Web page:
The problem of climate change has become a part of the current global discussion, due to the Paris Accord. Current mainstream arguments focus on three specific components of the problem: (1) the disputability of global warming, (2) the relevance of anthropogenic contribution, and (3) the extent of the dangers associated to an increase of the global temperature. Key players appear to have difficulty moving the discussion past these three components of the problem, towards potential solutions. Instead, the discussion returns again and again to describing the problem, in greater and greater detail, with arguments stalling on various small pieces of the problem. Our inability to move past the problem to solutions is based in part on how the various critics frame the discussion. Critics on both sides of the issue are subject to a framing effect, where we house the problem mentally within the boundaries of the human economy. While opponents of climate change suffer from their own framing effect, this post focuses specifically on the proponents’ framing effect. Those who advocate for policies to limit climate change make four main assumptions that impact their thinking: Continue reading Systems thinking and the narrative of climate change
By Francesco Gonella
Dr. Gonella is a Professor of Physics at Ca’ Foscari University of Venice, Italy, who has worked in Canada (Laval University) and Japan (Tokyo Institute of Technology). He was Director of the International School on Emergy Accounting, Venice 2013 and 2015. Research interests include nano-structured glasses, environmental Physics, systems thinking, and higher education. Other interests are Baroque Music, Shodo (1st dan at the Japanese Federation of Calligraphy), and Foundations of Quantum Mechanics.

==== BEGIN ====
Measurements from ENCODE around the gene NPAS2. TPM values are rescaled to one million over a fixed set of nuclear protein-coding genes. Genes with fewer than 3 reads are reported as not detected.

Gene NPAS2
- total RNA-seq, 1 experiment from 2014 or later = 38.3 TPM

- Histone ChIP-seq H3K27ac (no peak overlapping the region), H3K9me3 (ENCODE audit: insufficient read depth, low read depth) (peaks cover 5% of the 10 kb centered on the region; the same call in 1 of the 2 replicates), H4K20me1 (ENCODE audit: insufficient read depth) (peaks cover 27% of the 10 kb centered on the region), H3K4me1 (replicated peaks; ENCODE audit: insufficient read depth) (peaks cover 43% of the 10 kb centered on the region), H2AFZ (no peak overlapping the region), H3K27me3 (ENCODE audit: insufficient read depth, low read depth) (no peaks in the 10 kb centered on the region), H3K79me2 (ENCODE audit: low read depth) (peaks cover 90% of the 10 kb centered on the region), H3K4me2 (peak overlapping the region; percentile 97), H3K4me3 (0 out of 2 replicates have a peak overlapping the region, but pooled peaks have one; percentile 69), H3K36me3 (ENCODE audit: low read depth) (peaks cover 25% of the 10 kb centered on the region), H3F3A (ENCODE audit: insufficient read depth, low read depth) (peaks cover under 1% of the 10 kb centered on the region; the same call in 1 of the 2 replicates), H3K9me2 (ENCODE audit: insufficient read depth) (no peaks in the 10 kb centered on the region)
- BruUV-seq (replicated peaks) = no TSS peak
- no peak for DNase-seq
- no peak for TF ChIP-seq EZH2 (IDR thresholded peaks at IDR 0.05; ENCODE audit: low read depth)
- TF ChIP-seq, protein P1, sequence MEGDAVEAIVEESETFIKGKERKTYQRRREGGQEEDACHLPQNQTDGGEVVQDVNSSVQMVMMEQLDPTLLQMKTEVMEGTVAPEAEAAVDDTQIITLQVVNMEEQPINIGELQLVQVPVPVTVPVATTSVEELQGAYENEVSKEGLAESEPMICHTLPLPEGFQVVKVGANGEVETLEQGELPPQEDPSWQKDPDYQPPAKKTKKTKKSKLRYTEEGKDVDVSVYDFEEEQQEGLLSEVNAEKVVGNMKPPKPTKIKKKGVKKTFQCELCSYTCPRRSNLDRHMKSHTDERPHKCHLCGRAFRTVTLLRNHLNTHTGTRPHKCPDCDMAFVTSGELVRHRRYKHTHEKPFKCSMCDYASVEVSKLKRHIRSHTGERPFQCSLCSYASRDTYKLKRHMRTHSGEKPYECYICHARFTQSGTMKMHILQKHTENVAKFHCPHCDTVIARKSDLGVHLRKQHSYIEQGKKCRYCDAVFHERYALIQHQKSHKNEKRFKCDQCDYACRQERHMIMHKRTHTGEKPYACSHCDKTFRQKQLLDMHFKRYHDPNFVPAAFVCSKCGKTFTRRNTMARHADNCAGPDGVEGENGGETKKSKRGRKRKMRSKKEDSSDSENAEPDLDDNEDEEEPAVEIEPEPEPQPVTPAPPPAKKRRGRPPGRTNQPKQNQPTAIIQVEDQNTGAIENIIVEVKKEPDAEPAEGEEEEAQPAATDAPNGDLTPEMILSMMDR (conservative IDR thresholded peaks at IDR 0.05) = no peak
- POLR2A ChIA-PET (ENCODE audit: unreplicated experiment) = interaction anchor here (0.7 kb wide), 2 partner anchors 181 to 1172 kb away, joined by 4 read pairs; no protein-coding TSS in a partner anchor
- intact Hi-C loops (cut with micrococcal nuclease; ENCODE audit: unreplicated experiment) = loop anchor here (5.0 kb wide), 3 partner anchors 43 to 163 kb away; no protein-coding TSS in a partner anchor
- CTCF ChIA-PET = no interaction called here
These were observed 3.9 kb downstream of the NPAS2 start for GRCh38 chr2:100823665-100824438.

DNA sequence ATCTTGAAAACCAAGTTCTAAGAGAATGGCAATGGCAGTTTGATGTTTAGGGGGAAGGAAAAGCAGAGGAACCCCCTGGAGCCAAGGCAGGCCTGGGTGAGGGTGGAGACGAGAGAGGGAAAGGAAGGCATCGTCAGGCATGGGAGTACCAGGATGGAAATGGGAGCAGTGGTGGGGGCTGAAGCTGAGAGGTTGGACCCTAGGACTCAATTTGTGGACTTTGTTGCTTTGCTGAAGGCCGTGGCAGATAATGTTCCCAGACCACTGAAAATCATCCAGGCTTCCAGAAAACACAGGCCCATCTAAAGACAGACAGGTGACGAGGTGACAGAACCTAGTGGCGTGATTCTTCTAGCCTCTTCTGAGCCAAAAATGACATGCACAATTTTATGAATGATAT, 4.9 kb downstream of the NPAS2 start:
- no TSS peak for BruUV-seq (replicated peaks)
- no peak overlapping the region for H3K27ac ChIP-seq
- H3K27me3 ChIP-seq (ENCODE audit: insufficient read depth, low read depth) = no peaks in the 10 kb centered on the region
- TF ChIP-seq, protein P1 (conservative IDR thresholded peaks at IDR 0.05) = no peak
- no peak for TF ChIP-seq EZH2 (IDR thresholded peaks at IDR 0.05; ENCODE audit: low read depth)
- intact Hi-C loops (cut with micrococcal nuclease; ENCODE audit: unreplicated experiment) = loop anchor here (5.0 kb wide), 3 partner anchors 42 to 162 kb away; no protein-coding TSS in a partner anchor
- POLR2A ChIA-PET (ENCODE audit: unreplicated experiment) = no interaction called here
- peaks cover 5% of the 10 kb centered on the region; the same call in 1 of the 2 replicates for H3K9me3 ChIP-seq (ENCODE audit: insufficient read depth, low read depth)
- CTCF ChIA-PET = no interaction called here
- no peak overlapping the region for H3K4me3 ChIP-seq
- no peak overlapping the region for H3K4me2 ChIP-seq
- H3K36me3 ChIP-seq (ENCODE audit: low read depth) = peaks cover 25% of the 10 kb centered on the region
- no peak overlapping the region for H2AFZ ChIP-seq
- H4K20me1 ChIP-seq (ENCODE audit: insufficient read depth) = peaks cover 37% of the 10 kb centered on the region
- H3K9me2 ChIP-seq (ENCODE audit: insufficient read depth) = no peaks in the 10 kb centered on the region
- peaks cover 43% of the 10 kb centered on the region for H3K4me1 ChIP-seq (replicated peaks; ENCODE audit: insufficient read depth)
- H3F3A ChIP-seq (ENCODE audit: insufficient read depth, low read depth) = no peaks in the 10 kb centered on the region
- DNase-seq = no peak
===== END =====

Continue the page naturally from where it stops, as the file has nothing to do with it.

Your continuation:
Modern scientific illiteracy arises from a number of causes. Modern science often requires an advanced background, making it inaccessible. And many basic scientific concepts are commonly misunderstood, such as Darwin’s Evolution Theory. But since most of the present global issues such as climate change are related to complex systems, the literacy gap is related to the set of conceptual tools pertaining to Systems Theory. Global problems can be faced only with skills, languages, approaches and methodologies that come from a systemic view, using tools that are neither strictly scientific theories nor pieces of technology. This kind of science literacy is needed in all decision-making processes concerned with complex, technology-based, and environmental systems, and in general with actions inspired by concepts like Sustainable Development, or Prosperous Way Down. Furthermore, systemic concepts like emergence, non-linearity, pattern, feedback, self-organization, criticality, and chaos that have a specific role in Systems Theory, are used as well within other contexts, including the everyday life language, with different meanings, giving rise to a further functional illiteracy. As David Goodstein observes, “Approximately 95 percent of the [American] public is illiterate in science by any rational definition of science literacy”, and there is little hope that the policy makers all come from the remaining 5% who are scientifically literate. Continue reading Reflections on scientific illiteracy